licensed the manufacture of Kodak
Kodak
branded cameras to Vivitar
Vivitar
in 2005 and 2006. After 2007 Kodak
Kodak
did not license the manufacture of any film camera with the Kodak
Kodak
name. Instant cameras[edit] After losing a patent battle with Polaroid Corporation, Kodak
Kodak
left the instant camera business on January 9, 1986. The Kodak
Kodak
instant camera included models known as the Kodamatic
Kodamatic
and the Colorburst. Polaroid was awarded damages in the patent trial in the amount of $909,457,567, a record at the time. (Polaroid Corp. v. Eastman Kodak Co., U.S. District Court District of Massachusetts, decided October 12, 1990, case no. 76-1634-MA. Published in the U.S. Patent Quarterly as 16 USPQ2d 1481). See also the following cases: Polaroid Corp. v. Eastman Kodak
Eastman Kodak
Co., 641 F.Supp. 828 [228 USPQ 305] (D. Mass. 1985), stay denied, 833 F.2d 930 [5 USPQ2d 1080] (Fed. Cir.), aff'd, 789 F.2d 1556 [229 USPQ 561] (Fed. Cir.), cert. denied, 479 U.S. 850 (1986).[127] Kodak
Kodak
was the exclusive supplier of negatives for Polaroid cameras from 1963 until 1969, when Polaroid chose to manufacture its own instant film. Image sensors[edit] As part of its move toward higher end products, Kodak
Kodak
announced on September 15, 2006 that the new Leica M8
Leica M8
camera incorporates Kodak's KAF-10500 image sensor. This was the second recent partnership between Kodak
Kodak
and the German optical manufacturer. In 2011, Kodak
Kodak
sold its Image Sensor Solutions business to Platinum Equity, which subsequently renamed it Truesense Imaging, Inc.[128] Digital cameras and video cameras[edit] Main articles: Kodak DCS
Kodak DCS
and Kodak
Kodak
EasyShare

A Kodak
Kodak
Easyshare Z1015 IS digital camera

Many of Kodak's early compact digital cameras were designed and built by Chinon Industries, a Japanese camera manufacturer. In 2004, Kodak Japan acquired Chinon and many of its engineers and designers joined Kodak
Kodak
Japan. The Kodak DCS
Kodak DCS
series of digital single-lens reflex cameras and digital camera backs were released by Kodak
Kodak
in the 1990s and 2000s, and discontinued in 2005. They were based on existing 35mm film SLRs from Nikon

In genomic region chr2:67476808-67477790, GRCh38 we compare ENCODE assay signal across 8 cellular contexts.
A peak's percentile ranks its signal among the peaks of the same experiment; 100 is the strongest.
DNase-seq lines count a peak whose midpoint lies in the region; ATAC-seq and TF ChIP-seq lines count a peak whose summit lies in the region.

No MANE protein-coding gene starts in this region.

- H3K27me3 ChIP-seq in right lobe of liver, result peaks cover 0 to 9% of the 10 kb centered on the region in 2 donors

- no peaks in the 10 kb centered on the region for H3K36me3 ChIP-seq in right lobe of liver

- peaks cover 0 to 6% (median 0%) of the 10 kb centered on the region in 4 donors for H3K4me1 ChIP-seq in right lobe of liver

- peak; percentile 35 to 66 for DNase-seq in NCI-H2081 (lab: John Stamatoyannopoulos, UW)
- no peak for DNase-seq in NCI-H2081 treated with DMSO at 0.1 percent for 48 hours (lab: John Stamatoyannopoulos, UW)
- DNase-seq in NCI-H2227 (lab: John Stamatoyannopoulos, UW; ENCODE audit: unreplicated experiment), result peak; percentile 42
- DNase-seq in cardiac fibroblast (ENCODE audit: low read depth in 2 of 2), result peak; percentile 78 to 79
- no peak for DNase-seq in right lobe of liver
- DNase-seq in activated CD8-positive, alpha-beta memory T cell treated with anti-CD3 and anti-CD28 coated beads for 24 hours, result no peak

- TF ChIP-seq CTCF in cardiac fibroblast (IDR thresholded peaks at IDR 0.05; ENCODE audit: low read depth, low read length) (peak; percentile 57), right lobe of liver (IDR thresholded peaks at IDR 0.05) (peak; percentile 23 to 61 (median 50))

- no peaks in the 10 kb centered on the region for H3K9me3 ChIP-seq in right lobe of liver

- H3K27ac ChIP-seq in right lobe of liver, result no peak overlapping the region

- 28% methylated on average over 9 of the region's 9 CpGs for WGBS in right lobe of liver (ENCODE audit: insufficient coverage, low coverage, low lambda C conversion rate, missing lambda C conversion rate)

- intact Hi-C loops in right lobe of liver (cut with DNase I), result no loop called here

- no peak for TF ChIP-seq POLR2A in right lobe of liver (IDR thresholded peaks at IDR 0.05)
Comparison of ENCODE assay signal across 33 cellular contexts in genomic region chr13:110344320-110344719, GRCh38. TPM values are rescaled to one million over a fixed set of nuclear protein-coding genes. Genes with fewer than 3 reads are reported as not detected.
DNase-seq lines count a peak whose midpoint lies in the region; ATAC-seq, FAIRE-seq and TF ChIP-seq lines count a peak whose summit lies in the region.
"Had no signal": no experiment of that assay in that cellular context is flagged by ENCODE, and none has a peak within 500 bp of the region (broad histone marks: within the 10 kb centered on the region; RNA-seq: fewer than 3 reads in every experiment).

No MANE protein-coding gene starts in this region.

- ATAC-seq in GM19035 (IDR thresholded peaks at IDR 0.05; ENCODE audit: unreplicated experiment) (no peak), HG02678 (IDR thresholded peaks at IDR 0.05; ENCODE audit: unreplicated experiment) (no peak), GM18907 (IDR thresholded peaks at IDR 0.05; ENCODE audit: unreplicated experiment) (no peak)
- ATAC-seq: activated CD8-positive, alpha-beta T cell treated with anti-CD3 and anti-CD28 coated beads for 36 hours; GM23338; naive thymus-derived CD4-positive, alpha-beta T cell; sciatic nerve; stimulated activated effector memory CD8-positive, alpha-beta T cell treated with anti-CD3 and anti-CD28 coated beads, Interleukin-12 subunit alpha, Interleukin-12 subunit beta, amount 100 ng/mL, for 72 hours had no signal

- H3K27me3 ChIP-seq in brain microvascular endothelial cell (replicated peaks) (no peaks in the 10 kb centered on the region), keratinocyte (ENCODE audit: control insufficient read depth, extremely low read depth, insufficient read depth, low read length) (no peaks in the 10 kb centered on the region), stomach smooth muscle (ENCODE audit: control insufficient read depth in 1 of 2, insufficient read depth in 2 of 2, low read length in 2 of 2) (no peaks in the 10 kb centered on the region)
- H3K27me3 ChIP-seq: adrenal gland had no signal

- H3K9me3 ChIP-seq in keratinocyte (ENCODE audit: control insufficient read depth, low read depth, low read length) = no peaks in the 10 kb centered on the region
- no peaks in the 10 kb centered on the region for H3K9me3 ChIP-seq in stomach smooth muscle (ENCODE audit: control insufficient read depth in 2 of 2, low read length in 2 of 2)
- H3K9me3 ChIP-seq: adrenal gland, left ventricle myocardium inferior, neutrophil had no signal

Nikon
and Canon and the range included the original Kodak
Kodak
DCS, the first commercially available digital SLR. In July 2006, Kodak
Kodak
announced that Flextronics
Flextronics
would manufacture and help design its digital cameras. Digital picture frames[edit] Kodak
Kodak
first entered the digital picture frame market with the Kodak Smart Picture Frame in the fourth quarter of 2000. It was designed by Weave Innovations and licensed to Kodak
Kodak
with an exclusive relationship with Weave's StoryBox online photo network.[129] Smart Frame owners connected to the network via an analog telephone connection built into the frame. The frame could hold 36 images internally and came with a six-month free subscription to the StoryBox network.[130] Kodak
Kodak
re-entered the digital photo frame market at CES in 2007 with the introduction of four new EasyShare-branded models that were available in sizes from 200 to 280 mm (7.9 to 11.0 in), included multiple memory card slots, and some of which included Wi-Fi capability to connect with the Kodak
Kodak
Gallery—that gallery functionality has now been compromised due to gallery policy changes (see below). Kodak
Kodak
Gallery[edit] Main article: Kodak
Kodak
Gallery In June 2001, Kodak
Kodak
purchased the photo-developing website Ofoto, later renamed Kodak
Kodak
Gallery. The website enables users to upload their photos into albums, publish them into prints, and create mousepads, calendars, etc. On March 1, 2012, Kodak
Kodak
announced that it sold Kodak Gallery to Shutterfly for $23.8 million.[131] Document imaging[edit] Kodak
Kodak
provides scanning technology. Historically this industry began when George Eastman
George Eastman
partnered with banks to image checks in the 1920s. Through the development of microfilm technology, Eastman Kodak
Eastman Kodak
was able to provide long term document storage. Document imaging was one of the first imaging solutions to move to "digital imaging" technology. Kodak
Kodak
manufactured the first digital document scanners for high speed document imaging. Today Kodak
Kodak
has a full line of document scanners for banking, finance, insurance,[132] healthcare and other vertical industries. Kodak
Kodak
also provides associated document capture software and business process services. Eastman Kodak
Eastman Kodak
acquired the Bowe Bell & Howell scanner division in September 2009. Photographic film
Photographic film
and paper[edit] Kodak
Kodak
continues to produce specialty films and film for newer and more popular consumer formats, but it has discontinued the manufacture of film in older and less popular formats. Kodak
Kodak
is a leading producer of silver halide (AgX) paper used for printing from film and digital images. Minilabs located in retail stores and larger central photo lab operations (CLOs) use silver halide paper for photo printing. In 2005 Kodak
Kodak
announced it would stop producing black-and-white photo paper.[133] Photo kiosks[edit]

A Kodak
Kodak
NexPress 2500 digital printing press

Kodak
Kodak
is a manufacturer of self-service photo kiosks that produce "prints in seconds" from multiple sources including digital input, scanned prints, Facebook, the Kodak Gallery and orders placed on-line using thermosublimation printers. The company has placed over 100,000 Picture Kiosks in retail locations worldwide.[134] Employing similar technology, Kodak
Kodak
also offers larger printing systems with additional capabilities including duplex greeting cards, large format poster printers, photobooks and calendars under the brand name "APEX".[135] Name[edit]